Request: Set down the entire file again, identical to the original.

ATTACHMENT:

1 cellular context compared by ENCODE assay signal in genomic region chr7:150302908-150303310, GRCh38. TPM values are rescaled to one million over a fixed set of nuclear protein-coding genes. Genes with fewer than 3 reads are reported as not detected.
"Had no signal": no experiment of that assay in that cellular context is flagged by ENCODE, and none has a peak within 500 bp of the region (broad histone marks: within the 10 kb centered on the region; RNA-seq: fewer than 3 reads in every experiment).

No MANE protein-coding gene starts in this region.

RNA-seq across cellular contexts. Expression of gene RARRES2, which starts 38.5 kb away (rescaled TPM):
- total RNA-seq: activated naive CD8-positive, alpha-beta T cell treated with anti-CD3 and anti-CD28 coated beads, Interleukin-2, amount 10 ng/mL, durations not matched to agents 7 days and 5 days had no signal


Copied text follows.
1 cellular context compared by ENCODE assay signal in genomic region chr7:150302908-150303310, GRCh38. TPM values are rescaled to one million over a fixed set of nuclear protein-coding genes. Genes with fewer than 3 reads are reported as not detected.
"Had no signal": no experiment of that assay in that cellular context is flagged by ENCODE, and none has a peak within 500 bp of the region (broad histone marks: within the 10 kb centered on the region; RNA-seq: fewer than 3 reads in every experiment).

No MANE protein-coding gene starts in this region.

RNA-seq across cellular contexts. Expression of gene RARRES2, which starts 38.5 kb away (rescaled TPM):
- total RNA-seq: activated naive CD8-positive, alpha-beta T cell treated with anti-CD3 and anti-CD28 coated beads, Interleukin-2, amount 10 ng/mL, durations not matched to agents 7 days and 5 days had no signal